Ms McAleese's other examiner, German professor Ulrich Rhode, seemed rather more severe, criticising the former president for having identified problems, but not having proposed solutions other than that of goodwill, when it came to the resolution of the dispute between the Holy See and the UN's Committee on the Rights of the Child (CRC) which is one of the major themes of the thesis.

Despite his reservations, however, Prof Rhode also gave Ms McAleese the green light for her thesis.

Speaking afterwards, Ms McAleese confessed her total relief at having finally got to this point "with something that I have been living with for the last four years". In particular, it will come as a liberation to be able to "stop for a cup of coffee or take a weekend break" without a nagging sense of guilt.

This thesis is clearly complex, a 500,000-word work of analysis and critique of the rights and obligations in canon law of child members (under 18) of the Catholic Church. Ms McAleese says she has not criticised infant baptism as an enforced membership of the Catholic Church (given that the baby has no say in the matter), but rather something that needs to be developed and discussed.

She does, however, criticise the Holy See for rejecting the call from the UN's CRC committee for canon law to be updated in order to bring it into line with the principles of the UN's 1989 Convention on the rights of the Child, a convention signed by the Holy See.

The Vatican argues that it has no such obligation since it is a spiritual entity and implementation of the convention requires a territory. In this way, as Ms McAleese explained to the Sunday Independent, the Vatican accepts (canon law) responsibility for the 35 children who live in the Vatican City state rather than the estimated 300 million Catholic children of the universal church.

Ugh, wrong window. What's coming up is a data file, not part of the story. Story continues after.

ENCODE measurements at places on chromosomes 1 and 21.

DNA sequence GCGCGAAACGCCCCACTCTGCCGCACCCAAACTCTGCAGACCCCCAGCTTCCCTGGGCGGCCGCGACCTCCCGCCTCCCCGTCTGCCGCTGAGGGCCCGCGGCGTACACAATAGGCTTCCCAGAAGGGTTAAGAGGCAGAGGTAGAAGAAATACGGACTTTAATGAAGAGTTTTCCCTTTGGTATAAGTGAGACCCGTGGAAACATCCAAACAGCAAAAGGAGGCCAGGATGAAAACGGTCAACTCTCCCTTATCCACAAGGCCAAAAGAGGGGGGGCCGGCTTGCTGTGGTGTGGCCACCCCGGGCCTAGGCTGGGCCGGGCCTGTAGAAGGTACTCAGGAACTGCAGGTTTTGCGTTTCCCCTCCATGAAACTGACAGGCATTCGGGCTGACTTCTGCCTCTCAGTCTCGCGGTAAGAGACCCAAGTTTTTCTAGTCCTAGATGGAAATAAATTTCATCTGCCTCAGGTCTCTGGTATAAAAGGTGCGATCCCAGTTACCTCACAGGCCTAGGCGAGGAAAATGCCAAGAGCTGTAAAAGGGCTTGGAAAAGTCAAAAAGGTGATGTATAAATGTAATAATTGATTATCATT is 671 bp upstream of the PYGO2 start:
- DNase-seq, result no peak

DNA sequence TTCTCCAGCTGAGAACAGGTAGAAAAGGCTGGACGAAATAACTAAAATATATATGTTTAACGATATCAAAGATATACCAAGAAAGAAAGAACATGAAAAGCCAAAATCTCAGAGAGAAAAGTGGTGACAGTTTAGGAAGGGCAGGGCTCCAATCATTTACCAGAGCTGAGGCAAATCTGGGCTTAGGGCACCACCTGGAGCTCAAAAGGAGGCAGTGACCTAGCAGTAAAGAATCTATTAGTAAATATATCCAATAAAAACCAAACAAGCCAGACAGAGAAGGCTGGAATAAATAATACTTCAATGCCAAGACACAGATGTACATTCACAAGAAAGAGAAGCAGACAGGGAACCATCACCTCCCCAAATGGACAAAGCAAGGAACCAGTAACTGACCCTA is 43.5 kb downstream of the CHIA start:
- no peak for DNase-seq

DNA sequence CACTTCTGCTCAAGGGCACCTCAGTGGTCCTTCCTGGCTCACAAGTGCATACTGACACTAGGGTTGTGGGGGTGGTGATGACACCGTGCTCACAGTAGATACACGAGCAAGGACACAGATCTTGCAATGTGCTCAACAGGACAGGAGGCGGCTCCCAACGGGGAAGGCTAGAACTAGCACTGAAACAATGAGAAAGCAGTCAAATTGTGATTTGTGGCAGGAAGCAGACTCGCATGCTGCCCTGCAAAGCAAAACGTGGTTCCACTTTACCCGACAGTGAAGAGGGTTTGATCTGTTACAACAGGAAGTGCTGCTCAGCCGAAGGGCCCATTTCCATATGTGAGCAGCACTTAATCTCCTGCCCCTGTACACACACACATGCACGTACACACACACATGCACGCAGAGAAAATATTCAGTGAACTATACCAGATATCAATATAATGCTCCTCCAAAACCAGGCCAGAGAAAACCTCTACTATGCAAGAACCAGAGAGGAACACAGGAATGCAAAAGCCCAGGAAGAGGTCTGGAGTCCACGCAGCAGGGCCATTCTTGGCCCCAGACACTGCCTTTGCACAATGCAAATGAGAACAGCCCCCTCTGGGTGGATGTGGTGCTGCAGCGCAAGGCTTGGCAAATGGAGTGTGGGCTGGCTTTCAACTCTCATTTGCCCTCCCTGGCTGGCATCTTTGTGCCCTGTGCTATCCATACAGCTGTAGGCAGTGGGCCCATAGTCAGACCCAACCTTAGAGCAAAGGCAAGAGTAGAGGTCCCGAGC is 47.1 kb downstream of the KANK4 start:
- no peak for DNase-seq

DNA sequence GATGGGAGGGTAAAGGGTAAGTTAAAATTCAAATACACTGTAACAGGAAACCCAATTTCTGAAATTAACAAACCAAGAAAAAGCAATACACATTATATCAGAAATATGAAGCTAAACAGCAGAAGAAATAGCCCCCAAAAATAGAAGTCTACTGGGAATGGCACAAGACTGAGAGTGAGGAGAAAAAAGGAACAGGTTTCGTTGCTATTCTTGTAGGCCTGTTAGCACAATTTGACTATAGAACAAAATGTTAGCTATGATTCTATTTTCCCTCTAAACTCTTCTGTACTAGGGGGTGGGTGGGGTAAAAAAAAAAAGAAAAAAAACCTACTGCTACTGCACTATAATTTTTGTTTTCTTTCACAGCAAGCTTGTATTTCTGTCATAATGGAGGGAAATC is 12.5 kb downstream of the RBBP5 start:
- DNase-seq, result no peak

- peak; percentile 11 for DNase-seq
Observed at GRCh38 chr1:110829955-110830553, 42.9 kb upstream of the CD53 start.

The doctorate awarded to Ms McAleese comes, ironically, on the eve of a week when Catholic women activists are due to make themselves heard all around the Eternal City. Tomorrow the Catholic Women Speak group will hold a day long symposium in Rome's Pontifical Antonianum University to mark the launch of 'Visions and Vocations', a collection of "theological reflections and personal narratives by Catholic women", this to coincide with the forthcoming (practically all-male) Synod on Youth.

Not surprisingly, Ms McAleese is one of the contributors to this particular book.

On Thursday, the Women's Ordination Conference (WOC) also meets in Rome "to raise up the voices of women missing from the nearly all-male [Synod] gathering". The WOC says it "resists the Vatican's attempts to silence the voices of women in decision-making and sacramental roles", adding: "One of the things that the current [sex abuse] crisis in the Church brings to light yet again is the reality that when you have men alone in positions of decision-making and authority, it creates a clerical culture where the reputation of priests gets prioritised over the needs of the people of God".

Catholic women, those who like Mary McAleese want to reform and criticise the Catholic Church but do so from the inside, are very clearly on the march. Asked about the McAleese doctorate, Prof Tina Beattie, of the Catholic Women Speak movement, sums it up thus: "Mary's spirit does great things and we are relying on her. She belongs to the best traditions of the Catholic Church because moral and social teaching are not set in stone. The core doctrines are mysteries that we do not negotiate, we pray into them. But Mary sees the value in canon law and she sees the value in knowing enough about it to change it and apply it when it works. We need more women to do that kind of work".